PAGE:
Roleplaying Uncertainty

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Glorelendil
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Roleplaying Uncertainty

Post by Glorelendil » Mon Jan 16, 2017 8:31 am

One thing I’ve never been satisfied with in RPGs are using skill rolls to resolve things that in the real world would generally result in uncertainty, even on a success. Is the chest trapped? Is the captive lying? Which passage is the right one? Are the mushrooms poisonous? Should I cut the red wire or the blue wire?

The problem with resolving these things with a simple skill roll is that it removes the uncertainty. You beat the target number, therefore you succeed. The LM will often say, “You think that…” but really you don’t think, you know. You can see the dice, and they say you know.

Or maybe the dice say the opposite: you don’t know. So now the next player, perhaps with lower skill, says, “I’ll try.” On the one hand this is perfectly fair. If you’re trying to determine if the captive is lying or the chest is trapped, why not get second and third opinions? On the other hand, this kind of breaks the point of the mechanic, in a statistical sense.

Furthermore, failure can’t provide a false positive, because again everybody can see the dice. Imagine the askance reaction if somebody utterly fails an Insight roll and the LM says, “You think he’s lying.”

I’ll digress here for a moment to say that I think this problem gets at the heart of what roleplaying and immersion are all about: inhabiting your character in the sense of experiencing what your character experiences, not merely acting a part for the benefit of others at the table. If my character is quite sure that it’s the blue wire, but in reality not entirely 100.0% sure, then as the player I want to have the same nagging doubt. I want to be worried I’m wrong. I want to be in suspense.

The traditional model of "success means success" leaves no room for suspense.

Many of these questions are not about knowledge but about clues. For example, nobody can know for certain if somebody else is lying (that’s what “Detect Lie” spells are for). At best we non-Wizards might use Insight to notice body language and facial expression and verbal clues, but we still have to interpret them.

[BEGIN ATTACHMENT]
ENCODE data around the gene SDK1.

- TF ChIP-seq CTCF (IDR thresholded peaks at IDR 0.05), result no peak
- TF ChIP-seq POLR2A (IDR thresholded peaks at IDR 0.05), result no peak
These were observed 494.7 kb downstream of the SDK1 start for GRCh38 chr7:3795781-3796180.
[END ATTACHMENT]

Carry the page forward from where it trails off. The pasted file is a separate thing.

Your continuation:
So one option is for the LM to describe the clues, but that’s both hard to improvise consistently, and honestly it’s also nearly impossible to deliver ambiguously. "Umm...you notice his eye twitching." For chrissake you just beat the TN by 6 so you know perfectly well that "eye twitching" means he's lying.

Another option is for the LM to roll secretly. I’m opposed to LMs (and DMs and GMs) making rolls for players on principal...it feels like loss of agency...but this solution by itself also doesn’t provide enough nuance: it allows for players to be uncertain why they don't find anything, but not for them to be uncertain about the reliability of their answers when they do. "You don't think he's lying" could either mean he's not lying, or that you failed the roll. But "you think he's lying" can only mean you succeeded, unless the GM is arbitrarily interpreting the results.

Essentially what I want to do is make that interpretation less arbitrary. I’d like to propose another kind of secret roll: an additional roll made after the player succeeds. This approach is based on the premise that success means only that you notice a clue, not that you know with certainty how to interpret it.

After a success, the LM rolls the additional secret die, and that result determines whether the correct or incorrect result is given, with the threshold changing based on the degree of success. For example, let’s use a single d6: On a regular success if the LM secretly rolls 4+ (50%) then the player gets the correct information. On a great success it’s 3+ (66%), and on an extraordinary success it’s 2+ (83%). If this secret roll fails then the player gets the opposite information. “Yeah, you think he’s lying.”

(Note for AiME: this system works best with degrees of success, but with d20 you could treat each 5 points about the DC as another success. So 23 vs. DC 15 would be 2 successes.)

We can easily tweak the odds by using different dice schemes. It could be roll 1d6 for each success, and all 1’s mean false positive (so 83%, 97%, and 99.5%). Or we could use a Feat die, with thresholds of 2, 1, and Eye of Sauron. I would suggest that these odds be based, though, not on the difficulty of the test...that’s what the TN of the original roll is for...but on the consequences for the heroes. Will acting on the wrong information result in a TPK, or just inconvenience/embarrassment?

Note that the other players now have an incentive to participate in the action, instead of watching the guy with the highest skill go, and only jumping in if he fails. And the participation of more players in turn lets us set the TNs higher for what should be difficult tasks. “Ok, three of you failed, two ordinary successes think he’s telling the truth, but the extraordinary success thinks he’s lying. What are you going to do?”

I’ve been thinking about this problem as I continue to struggle through my ideas for underground travel, for which I believe this kind of uncertainty is essential for creating the appropriate atmosphere. As I considered the solution it occurred to me that it also was applicable to lie detection, trap detection, and a variety of other common scenarios.

The one thing this solution doesn’t provide for is the player failing the roll but thinking he succeeds. However, I like to think of failure as “doesn’t have anything to contribute” and success as “noticed a clue”: the secondary, secret roll simulates whether his interpretation of the clue is correct.